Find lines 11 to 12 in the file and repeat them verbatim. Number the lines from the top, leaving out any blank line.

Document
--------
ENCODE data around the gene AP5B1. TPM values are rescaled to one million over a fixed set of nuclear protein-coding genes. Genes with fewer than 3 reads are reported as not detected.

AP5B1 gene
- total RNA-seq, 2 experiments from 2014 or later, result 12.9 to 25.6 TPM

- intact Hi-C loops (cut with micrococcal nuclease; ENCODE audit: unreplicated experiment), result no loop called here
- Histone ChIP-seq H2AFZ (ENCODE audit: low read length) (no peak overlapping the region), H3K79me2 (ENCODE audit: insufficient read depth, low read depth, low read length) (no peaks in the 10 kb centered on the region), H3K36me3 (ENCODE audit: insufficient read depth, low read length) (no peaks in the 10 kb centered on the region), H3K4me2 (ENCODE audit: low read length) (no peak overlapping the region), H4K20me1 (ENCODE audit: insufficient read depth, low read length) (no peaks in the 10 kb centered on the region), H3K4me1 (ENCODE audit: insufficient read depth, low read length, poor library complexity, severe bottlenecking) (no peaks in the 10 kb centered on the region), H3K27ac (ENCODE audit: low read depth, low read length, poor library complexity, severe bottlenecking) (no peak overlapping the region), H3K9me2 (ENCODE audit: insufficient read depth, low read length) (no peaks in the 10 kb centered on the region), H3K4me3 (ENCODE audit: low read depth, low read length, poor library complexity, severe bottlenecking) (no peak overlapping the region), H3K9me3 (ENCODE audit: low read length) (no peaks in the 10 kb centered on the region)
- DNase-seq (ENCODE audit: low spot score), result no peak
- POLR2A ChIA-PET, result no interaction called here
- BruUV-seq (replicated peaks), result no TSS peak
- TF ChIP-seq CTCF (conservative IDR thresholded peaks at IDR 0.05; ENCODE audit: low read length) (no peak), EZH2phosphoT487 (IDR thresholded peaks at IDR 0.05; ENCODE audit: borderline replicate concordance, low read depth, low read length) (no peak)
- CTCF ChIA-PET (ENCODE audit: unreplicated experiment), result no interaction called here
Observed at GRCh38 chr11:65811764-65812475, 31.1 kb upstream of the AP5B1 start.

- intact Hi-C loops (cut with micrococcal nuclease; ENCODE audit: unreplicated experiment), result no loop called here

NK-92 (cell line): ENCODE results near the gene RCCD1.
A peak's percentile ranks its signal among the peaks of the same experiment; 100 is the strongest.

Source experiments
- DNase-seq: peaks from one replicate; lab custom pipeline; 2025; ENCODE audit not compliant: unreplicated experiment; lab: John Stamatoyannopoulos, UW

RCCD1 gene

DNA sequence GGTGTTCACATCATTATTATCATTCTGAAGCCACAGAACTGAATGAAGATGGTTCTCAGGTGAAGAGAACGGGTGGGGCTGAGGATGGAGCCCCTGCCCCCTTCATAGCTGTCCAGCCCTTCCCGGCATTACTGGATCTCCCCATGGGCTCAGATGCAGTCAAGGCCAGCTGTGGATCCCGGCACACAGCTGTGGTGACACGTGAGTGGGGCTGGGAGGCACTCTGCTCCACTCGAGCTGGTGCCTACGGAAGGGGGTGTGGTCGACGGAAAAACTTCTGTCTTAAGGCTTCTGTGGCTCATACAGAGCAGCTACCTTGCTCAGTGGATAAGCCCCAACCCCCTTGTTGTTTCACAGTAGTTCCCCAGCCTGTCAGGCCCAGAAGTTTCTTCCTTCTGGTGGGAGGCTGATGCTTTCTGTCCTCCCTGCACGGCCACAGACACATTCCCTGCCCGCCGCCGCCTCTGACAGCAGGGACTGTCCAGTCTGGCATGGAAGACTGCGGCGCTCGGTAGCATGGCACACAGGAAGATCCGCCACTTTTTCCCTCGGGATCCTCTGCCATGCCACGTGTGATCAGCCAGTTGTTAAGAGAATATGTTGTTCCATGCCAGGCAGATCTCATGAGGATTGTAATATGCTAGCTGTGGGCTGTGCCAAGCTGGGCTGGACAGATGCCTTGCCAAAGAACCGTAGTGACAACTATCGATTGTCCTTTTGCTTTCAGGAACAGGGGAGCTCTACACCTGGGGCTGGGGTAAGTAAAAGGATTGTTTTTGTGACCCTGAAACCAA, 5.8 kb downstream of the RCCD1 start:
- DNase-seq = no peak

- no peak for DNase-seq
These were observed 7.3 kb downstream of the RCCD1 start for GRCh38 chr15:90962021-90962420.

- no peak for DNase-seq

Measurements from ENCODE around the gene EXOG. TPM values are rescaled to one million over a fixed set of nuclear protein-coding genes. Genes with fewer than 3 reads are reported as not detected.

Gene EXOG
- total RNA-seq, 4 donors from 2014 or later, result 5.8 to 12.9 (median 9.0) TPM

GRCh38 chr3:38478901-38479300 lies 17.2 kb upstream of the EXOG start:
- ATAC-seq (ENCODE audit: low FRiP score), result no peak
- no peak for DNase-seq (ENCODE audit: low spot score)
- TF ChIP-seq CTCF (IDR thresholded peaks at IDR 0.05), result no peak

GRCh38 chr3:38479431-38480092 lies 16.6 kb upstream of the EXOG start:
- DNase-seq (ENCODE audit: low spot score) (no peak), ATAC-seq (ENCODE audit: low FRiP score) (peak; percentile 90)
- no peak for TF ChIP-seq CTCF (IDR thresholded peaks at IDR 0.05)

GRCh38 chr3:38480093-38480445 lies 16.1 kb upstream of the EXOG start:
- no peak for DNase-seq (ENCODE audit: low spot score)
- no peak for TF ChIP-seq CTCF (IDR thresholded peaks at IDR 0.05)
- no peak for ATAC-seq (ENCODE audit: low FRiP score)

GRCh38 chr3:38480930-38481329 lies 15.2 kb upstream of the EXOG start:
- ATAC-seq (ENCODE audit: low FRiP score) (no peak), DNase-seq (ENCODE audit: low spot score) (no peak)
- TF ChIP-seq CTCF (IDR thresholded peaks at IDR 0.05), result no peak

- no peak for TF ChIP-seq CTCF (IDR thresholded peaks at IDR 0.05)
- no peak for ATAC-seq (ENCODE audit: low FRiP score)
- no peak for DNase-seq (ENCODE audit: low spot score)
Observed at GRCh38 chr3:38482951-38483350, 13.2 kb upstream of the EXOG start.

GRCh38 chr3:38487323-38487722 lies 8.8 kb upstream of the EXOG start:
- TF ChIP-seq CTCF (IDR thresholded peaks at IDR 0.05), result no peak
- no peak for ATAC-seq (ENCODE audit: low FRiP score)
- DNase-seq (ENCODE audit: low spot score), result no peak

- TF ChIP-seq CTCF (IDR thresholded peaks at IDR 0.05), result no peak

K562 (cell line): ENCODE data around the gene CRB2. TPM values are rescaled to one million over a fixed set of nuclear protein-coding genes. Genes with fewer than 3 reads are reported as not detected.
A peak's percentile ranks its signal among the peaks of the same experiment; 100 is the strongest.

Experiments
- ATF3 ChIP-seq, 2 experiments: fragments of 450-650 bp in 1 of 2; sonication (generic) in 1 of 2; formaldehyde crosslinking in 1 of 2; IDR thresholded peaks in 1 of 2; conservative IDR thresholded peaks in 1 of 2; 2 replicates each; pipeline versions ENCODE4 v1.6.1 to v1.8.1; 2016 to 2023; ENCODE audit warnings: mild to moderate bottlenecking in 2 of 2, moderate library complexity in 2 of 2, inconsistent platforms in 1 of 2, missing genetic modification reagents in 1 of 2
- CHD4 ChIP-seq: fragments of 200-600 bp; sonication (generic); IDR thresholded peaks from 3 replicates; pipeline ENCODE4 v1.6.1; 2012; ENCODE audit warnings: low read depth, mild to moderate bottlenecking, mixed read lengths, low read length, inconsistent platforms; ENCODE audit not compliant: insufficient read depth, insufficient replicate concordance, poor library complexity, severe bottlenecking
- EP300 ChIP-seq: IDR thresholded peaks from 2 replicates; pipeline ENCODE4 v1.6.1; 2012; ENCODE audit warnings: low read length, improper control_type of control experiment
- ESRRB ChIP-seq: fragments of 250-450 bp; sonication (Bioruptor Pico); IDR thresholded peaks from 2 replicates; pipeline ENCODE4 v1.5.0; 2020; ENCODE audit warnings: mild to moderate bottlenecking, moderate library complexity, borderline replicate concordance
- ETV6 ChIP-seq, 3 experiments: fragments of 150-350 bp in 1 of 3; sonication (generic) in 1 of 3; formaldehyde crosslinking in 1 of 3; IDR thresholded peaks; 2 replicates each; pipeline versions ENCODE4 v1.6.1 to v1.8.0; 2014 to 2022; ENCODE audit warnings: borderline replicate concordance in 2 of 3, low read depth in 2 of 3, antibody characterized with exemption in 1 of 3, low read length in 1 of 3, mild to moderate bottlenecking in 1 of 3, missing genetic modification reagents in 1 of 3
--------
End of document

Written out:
Observed at GRCh38 chr11:65811764-65812475, 31.1 kb upstream of the AP5B1 start.

- intact Hi-C loops (cut with micrococcal nuclease; ENCODE audit: unreplicated experiment), result no loop called here